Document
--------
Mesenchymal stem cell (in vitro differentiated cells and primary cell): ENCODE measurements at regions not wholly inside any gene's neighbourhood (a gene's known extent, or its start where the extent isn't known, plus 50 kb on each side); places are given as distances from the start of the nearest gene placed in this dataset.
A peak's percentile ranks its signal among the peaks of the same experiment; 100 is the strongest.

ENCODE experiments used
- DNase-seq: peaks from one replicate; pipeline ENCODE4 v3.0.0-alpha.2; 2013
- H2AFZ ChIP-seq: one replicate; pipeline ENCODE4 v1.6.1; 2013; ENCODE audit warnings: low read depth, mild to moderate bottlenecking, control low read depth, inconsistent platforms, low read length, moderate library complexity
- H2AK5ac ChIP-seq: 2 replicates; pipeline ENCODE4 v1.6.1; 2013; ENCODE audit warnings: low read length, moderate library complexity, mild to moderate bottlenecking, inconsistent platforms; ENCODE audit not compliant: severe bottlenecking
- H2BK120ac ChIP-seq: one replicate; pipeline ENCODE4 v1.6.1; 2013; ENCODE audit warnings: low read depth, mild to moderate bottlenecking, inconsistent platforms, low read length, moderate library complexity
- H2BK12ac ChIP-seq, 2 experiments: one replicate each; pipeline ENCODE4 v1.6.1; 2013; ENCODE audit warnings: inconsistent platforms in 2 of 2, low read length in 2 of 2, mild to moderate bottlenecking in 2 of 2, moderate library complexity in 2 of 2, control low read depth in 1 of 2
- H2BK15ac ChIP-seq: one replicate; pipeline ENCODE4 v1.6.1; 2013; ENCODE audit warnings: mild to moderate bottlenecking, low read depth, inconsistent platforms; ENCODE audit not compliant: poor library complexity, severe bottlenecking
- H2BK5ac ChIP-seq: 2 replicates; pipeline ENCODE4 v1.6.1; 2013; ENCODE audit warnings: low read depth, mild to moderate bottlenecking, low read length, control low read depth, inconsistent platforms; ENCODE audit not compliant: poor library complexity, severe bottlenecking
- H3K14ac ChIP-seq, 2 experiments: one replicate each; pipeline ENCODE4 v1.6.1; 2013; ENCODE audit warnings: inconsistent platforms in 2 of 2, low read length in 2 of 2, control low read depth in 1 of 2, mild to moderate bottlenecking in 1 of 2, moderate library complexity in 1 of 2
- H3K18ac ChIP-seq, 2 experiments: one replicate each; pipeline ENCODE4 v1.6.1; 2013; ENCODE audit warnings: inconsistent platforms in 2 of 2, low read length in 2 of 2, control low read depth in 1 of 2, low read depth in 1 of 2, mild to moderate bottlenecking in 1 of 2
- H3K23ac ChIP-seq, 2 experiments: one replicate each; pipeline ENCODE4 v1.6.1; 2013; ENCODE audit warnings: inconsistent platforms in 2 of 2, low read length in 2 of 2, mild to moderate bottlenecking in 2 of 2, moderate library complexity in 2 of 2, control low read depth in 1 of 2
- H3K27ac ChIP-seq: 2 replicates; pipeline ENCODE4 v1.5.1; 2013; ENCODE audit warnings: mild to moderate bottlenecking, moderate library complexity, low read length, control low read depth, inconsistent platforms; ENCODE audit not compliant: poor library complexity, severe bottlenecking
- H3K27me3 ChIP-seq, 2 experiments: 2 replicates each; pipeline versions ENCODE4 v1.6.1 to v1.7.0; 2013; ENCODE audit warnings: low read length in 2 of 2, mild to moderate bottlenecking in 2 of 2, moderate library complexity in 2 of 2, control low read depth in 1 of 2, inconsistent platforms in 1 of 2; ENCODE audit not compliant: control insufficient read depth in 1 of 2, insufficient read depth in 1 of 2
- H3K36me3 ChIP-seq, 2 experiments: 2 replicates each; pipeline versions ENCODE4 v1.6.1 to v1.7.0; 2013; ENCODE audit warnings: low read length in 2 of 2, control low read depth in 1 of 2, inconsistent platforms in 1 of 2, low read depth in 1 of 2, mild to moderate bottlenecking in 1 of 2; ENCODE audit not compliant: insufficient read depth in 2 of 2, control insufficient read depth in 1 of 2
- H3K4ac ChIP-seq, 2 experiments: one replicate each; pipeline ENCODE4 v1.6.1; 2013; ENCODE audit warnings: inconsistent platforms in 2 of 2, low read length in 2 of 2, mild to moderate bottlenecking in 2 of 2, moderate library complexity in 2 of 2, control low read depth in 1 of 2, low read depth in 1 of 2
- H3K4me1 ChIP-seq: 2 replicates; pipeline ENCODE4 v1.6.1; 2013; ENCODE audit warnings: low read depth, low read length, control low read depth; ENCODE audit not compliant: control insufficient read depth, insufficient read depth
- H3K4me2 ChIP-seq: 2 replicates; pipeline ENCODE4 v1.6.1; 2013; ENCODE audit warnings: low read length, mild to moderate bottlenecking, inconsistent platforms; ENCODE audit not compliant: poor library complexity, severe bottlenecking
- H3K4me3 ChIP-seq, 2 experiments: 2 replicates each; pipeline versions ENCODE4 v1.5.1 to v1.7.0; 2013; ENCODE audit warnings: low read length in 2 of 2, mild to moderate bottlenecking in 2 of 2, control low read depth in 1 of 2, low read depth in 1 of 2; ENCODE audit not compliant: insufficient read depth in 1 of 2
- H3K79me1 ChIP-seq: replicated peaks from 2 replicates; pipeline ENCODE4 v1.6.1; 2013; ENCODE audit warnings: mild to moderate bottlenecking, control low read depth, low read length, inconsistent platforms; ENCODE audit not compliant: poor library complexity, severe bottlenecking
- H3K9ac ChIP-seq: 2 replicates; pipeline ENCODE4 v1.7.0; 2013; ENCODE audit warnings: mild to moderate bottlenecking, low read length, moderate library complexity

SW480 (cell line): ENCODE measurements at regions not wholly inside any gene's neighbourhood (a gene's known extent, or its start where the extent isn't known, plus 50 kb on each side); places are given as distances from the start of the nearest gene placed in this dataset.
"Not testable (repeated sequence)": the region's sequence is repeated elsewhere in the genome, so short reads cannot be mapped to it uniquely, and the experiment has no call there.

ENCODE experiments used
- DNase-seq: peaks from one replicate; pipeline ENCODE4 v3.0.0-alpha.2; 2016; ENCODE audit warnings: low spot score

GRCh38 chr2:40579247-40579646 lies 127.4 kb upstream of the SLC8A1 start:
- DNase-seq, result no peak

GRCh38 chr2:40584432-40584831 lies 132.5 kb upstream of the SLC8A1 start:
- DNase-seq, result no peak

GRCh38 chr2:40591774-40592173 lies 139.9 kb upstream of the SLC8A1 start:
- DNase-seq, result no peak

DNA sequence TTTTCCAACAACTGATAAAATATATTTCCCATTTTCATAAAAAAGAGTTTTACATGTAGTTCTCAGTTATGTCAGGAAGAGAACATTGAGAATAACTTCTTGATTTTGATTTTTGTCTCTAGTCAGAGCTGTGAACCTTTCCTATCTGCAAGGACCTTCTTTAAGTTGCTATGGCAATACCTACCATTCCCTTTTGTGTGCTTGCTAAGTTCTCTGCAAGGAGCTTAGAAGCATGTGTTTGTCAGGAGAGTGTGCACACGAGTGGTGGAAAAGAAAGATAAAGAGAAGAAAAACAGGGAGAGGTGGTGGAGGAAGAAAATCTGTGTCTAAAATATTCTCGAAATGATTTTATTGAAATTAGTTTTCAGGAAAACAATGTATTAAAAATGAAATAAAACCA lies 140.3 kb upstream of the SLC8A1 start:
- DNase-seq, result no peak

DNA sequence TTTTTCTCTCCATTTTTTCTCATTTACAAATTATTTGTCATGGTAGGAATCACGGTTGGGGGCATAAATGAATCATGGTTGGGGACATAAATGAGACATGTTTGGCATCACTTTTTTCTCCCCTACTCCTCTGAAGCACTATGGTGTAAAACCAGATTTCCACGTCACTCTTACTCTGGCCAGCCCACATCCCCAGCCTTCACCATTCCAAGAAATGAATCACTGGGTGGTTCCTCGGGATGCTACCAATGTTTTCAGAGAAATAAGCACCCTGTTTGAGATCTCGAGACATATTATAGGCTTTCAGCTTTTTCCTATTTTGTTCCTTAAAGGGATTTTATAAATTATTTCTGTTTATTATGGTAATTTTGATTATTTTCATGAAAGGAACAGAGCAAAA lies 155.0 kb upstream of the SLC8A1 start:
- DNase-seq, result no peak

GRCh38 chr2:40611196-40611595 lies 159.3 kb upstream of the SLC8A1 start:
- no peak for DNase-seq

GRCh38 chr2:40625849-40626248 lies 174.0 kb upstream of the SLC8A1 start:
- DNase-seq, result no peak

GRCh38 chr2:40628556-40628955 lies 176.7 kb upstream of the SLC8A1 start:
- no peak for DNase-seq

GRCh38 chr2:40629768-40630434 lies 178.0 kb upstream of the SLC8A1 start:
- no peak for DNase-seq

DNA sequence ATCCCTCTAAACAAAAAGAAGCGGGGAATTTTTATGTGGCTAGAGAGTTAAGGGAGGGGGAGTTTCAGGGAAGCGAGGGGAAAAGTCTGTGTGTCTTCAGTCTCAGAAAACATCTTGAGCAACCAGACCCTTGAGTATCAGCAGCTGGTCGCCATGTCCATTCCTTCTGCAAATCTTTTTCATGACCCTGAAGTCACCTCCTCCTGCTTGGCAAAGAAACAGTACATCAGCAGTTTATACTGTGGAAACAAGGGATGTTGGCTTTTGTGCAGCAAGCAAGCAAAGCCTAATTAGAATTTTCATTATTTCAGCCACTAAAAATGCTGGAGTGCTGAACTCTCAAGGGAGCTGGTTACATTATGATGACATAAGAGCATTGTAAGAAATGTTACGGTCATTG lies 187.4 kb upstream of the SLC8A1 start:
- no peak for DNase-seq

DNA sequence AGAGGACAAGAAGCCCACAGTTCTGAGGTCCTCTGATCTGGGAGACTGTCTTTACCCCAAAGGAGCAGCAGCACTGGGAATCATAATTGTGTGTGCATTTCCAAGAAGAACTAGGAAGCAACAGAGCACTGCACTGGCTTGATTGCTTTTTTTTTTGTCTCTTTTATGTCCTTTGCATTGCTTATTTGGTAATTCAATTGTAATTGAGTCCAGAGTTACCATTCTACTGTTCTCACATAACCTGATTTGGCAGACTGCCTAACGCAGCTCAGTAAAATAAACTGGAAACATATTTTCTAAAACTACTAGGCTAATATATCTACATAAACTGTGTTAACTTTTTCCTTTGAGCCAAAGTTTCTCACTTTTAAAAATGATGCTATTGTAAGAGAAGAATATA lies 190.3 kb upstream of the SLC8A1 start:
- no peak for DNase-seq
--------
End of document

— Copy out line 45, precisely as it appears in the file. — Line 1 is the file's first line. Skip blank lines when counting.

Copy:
DNA sequence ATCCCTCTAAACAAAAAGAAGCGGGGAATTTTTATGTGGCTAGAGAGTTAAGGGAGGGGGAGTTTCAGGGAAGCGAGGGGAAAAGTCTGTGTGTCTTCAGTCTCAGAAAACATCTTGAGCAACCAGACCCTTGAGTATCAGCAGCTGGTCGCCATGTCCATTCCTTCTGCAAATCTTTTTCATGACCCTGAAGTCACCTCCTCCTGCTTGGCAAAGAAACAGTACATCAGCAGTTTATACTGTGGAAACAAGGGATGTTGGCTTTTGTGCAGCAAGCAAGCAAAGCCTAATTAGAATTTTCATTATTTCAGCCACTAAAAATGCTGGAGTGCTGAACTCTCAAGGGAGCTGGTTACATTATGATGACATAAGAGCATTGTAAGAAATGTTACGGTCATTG lies 187.4 kb upstream of the SLC8A1 start: